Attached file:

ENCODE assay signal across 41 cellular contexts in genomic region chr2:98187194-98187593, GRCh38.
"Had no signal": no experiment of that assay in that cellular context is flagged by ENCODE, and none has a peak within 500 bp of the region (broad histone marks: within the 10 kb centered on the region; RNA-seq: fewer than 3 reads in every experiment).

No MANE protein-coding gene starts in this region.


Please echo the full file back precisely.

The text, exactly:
ENCODE assay signal across 41 cellular contexts in genomic region chr2:98187194-98187593, GRCh38.
"Had no signal": no experiment of that assay in that cellular context is flagged by ENCODE, and none has a peak within 500 bp of the region (broad histone marks: within the 10 kb centered on the region; RNA-seq: fewer than 3 reads in every experiment).

No MANE protein-coding gene starts in this region.